St. Matthew’s Sermon 01-13-2019

St. Matthew’s Sermon 01-13-2019

The Fire That Cleanses

Isaiah 43:1-7, Psalm 29, Acts 8:14-17, Luke 3:15-17, 21-22

May the words of my mouth and the meditations of our hearts be acceptable in your sight, O God. Amen.

I think you all know by now that I am not a “fire and brimstone” preacher. If I ever said anything that made you think otherwise I hereby apologize for that error. I must say, however, when I took my first glance at today’s Gospel reading I thought I was facing quite the challenge to not go in that direction.

Reading the previous part of the story of John’s preaching didn’t help much either. In that we hear of John coming out of the wilderness “proclaiming a baptism of repentance for the forgiveness of sins…” (3:3) and addressing the crowd with words like “You brood of vipers! Who warned you to flee from the wrath to come?” (3:7b) and “Even now the ax is lying at the rootof the trees; every tree therefore that does not bear good fruit is cut down and thrown into the fire.” (3:9) Then, out of today’s reading “…He will baptize you with the Holy Spirit and fire. His winnowing fork is in his hand, to clear his threshing floor and to gather the wheat into his granary; but the chaff he willburn with unquenchable fire.” (16b-17)

It all sounds quite threatening. Yet in the very next verse, verse 18 that I added to today’s reading, we hear “So, with many other exhortations, he proclaimed the good news to the people” which might leave us asking how can all this talk about an ax to cut down and fire to consume be heard as “good news”.

Looking farther into Luke’s Gospel we find the word “fire” used 4 more times.

In chapter 9, when a Samaritan village refused to allow Jesus and his disciples to rest there, James and John said, “Lord, do you want us to command fire to come down from heaven and consume them?” (9:54) That is talk of fire and brimstone… but Jesus “rebuked them” and they went on to another village. Jesus wasn’t vengeful; he wasn’t out to destroy; he had another mission.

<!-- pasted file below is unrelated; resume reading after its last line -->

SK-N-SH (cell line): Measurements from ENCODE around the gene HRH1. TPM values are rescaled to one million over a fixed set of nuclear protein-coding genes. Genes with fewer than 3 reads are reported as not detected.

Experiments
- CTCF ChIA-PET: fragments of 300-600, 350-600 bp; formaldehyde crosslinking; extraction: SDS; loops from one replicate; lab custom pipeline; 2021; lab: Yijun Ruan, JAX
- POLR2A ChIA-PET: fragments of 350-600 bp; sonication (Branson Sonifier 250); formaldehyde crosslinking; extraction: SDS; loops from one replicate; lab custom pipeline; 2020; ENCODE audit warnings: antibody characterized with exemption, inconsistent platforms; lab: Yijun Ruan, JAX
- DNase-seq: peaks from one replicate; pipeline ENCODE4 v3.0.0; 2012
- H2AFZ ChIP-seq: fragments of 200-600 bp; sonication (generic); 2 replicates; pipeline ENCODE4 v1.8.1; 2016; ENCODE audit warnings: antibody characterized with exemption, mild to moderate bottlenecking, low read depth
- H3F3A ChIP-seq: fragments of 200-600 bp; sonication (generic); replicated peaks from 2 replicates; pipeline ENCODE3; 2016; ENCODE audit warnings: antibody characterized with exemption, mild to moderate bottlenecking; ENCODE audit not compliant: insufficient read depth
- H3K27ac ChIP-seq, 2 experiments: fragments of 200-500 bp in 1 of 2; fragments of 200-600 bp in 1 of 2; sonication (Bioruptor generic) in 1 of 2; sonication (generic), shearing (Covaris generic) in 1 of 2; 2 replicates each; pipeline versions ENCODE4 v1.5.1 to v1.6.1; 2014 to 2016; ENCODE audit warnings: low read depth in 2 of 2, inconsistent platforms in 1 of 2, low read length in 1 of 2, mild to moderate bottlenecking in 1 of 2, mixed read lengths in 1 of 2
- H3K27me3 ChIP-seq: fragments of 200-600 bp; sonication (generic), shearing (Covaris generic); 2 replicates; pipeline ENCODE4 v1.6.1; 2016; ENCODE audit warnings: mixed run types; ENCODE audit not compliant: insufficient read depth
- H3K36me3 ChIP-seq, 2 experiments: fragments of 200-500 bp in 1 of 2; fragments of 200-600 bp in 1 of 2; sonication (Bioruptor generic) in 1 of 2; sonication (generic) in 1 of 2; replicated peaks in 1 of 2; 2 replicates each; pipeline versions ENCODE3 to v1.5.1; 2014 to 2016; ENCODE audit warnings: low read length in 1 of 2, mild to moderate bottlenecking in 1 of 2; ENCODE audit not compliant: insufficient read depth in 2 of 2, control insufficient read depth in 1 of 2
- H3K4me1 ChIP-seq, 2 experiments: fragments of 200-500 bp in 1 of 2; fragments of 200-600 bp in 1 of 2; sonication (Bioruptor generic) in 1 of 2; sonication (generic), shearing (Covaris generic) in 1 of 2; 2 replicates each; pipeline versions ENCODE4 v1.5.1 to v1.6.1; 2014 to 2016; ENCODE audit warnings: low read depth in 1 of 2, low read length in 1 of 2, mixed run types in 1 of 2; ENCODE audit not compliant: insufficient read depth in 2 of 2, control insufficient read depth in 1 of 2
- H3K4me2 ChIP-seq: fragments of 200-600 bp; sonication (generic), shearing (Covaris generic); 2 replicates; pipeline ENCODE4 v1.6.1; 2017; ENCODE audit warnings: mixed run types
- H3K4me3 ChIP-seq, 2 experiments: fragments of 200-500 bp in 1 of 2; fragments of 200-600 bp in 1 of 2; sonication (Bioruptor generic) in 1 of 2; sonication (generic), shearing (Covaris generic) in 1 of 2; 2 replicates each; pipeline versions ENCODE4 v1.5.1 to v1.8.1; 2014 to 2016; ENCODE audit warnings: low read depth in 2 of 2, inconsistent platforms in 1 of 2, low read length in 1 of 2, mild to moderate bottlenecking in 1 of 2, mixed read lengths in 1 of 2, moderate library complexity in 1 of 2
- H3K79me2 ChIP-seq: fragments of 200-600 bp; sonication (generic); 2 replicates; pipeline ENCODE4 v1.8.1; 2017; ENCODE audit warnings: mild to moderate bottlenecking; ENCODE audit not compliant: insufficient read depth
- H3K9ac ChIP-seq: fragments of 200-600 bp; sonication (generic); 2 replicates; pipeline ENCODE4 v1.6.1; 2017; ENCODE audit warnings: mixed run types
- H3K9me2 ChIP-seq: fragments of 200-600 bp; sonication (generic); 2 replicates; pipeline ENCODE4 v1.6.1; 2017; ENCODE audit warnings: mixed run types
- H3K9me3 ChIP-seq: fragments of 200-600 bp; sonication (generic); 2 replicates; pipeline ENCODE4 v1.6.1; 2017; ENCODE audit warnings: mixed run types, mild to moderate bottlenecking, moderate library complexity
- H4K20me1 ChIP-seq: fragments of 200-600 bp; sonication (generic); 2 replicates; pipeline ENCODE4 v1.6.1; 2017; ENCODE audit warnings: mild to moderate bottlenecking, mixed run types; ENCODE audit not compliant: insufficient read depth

In chapter 12 Jesus says “I came to bring fire to the earth, and how I wish it were already kindled!” (49) We can easily see how this use of the word ties in with today’s reading about baptism of “Holy Spirit and fire” so again we ask, is it “good news”?

In chapter 17 where Jesus is talking about the coming “days of the Son of Man” he uses the story of Sodom and Gomorrah as analogy for the suddenness of the apocalypse saying “…but on the day that Lot left Sodom, it rained fire and sulfur from heaven and destroyed all of them”. (29) Well, that’s certainly fire and brimstone.

And the final time Luke uses “fire” in his Gospel is in the scene of Jesus’ trial in chapter 22 where Peter is waiting outside and we read, “When they had kindled a fire in the middle of the courtyard and sat down together, Peter sat among them”. (55) Here we rightly assume he does so to warm himself; it’s not a scene of destruction with fire and brimstone.

So in all, those verses up to today’s reading and those following we find “fire being used 7 times: Three of those we can be fairly certain are intended to convey a message of destruction of the sinful; the tree that does not bear good fruit, James’ and John’s question about calling fire upon the Samaritan village (which Jesus rebuked), and the reference to Sodom and Gomorra.

The one involving Peter by the fire to keep warm is most certainly not conveying such a message.

This leaves three uses… in question; the baptism with the “Holy Spirit and fire”, the chaff burning in “unquenchable fire”, and “I came to bring fire to the earth”.

The point is, we develop thoughts over our lifetime about a word, or a condition, that influence the way we hear that word or observe the condition; and do so without considering the context. The word “fire” is only one example of many.

In my religious upbringing the word “fire” almost always meant destruction. In particular it meant the destruction of one’s soul in the fires of hell. That message, instilled in me so many years ago, in spite of my more recent efforts to read more closely and think more carefully, was what popped up, what was the first thing to come into my mind when I read today’s Gospel reading the first time this week. That instilled meaning is why I thought I would be challenged to not go in the direction of fire and brimstone preaching today.